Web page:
And hello from Des Moines, IA this week (where the tech companies are solid, the coworking spaces are full and the heat index is 115). Next up, Port Huron, MI and then two weeks to catch my breath in DC.
On a personal note, the tour is starting to wind down — just a few more cities left to go and then we’ll wind down the 2016 tour by October and start planning the 2017 edition.I’m taking on a few consulting projects between now and the end of the year. If there’s something I can be doing to help you and/or your local tech scene between now and the end of the year, please hit reply and let’s talk about it.
Reminder: I’m giving away a free DJI Phantom 4. Seriously. Enter here to win (it takes less than 10 seconds, I checked).
Obama’s the role model that we all should be striving to be — as entrepreneurs, leaders and humans.
Having visited 20+ cities on the tour this year, two observations on coworking spaces I’ve visited this year:
- For most coworking spaces, nearly half of the revenue (read: membership) is comprised of employees telecommuting for larger companies. The other half of revenue is mostly comprised of entrepreneurs building their own teams and companies.
- The rise of coworking spaces in the US over the past five years feels like it’s can be largely attributed to filling an existing gap — most telecommuters and entrepreneurs were forced to work from home or coffee shops until coworking spaces arrived. Over the next five years, I wouldn’t be surprised if the telecommuting side of the revenue stream will increase to 70%-80% of coworking revenue.
If you can get past all the paragraphs talking about laziness, the rest of this is pretty solid advice for building a company: think of it as a machine, engineer that machine to product the results you want and hire the right people to run various parts of the machine.
Just. Get. Started. (Also, subscribe to Waiter’s Pad if you — like me — don’t have the attention span to listen to podcasts.)
It’s no secret that more family offices are making direct investments in companies these days. The thing is, however, that they rarely start (or anchor) a round.
If you’re raising money, stick to traditional routes to start your closing (eg, warm intros, active investors, direct 1:1 meetings). Once that’s out of the way, you can use AngelList, family offices and anything else you want to close out the round.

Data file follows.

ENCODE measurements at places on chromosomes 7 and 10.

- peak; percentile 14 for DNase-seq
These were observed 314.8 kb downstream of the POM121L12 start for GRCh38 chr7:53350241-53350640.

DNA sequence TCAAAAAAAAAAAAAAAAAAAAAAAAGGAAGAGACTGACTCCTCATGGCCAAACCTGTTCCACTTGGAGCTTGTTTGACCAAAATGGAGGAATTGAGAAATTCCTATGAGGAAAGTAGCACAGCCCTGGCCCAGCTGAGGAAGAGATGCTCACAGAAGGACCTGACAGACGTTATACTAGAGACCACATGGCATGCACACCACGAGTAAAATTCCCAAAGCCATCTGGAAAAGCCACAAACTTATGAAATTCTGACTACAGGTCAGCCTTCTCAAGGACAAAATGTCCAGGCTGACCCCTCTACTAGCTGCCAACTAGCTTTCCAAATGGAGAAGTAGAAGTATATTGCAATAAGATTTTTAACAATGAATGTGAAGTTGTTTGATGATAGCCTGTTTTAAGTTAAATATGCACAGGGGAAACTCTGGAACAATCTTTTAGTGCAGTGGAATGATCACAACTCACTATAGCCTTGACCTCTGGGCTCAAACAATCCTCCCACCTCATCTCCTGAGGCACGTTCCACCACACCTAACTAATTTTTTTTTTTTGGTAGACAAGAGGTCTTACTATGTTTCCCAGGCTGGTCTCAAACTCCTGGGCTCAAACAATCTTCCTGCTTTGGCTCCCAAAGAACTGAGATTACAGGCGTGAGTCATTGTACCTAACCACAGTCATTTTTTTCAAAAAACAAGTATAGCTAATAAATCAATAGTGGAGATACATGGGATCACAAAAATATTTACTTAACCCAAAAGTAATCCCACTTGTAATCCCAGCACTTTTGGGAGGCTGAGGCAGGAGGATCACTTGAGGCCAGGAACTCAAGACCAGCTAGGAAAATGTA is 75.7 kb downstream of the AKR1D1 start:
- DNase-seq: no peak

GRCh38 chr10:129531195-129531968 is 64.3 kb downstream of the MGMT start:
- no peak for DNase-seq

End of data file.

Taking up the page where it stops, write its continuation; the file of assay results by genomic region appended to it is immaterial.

Sometimes I think I’ll sit down to write out things I’ve learned over the years. Then I realize it’s more interesting to read what other people have learned along the way. Then I forget that I should start writing stuff. Oh well.
So um, how about that RNC this week? #facepalm
Good companies always get funded. Always.
Focus on selling new accounts and growing existing accounts, everything else will work itself out.
The most common mistakes investors make is that they’re not honest with themselves. The #1 thing I ask investors these days: where do you believe that big returns come from? (Now invest in whatever that is.)
FWIW, I believe the default state of every company is failure and only the founding team can turn that around.
Konrad’s a friend of mine and traveling through Europe and Asia these days. His views of the tech scenes there match mine here in the US & Canada almost perfectly. Talent and opportunity are pretty evenly distributed, access to venture capital and functional expertise isn’t.
You can get the full stream of the things I read, it’s all on Twitter — follow me: @paulsingh. Sometimes I write stuff too. You can always find me (and the rest of the Results Junkies community) in Slack, apply to join.
Have a great weekend!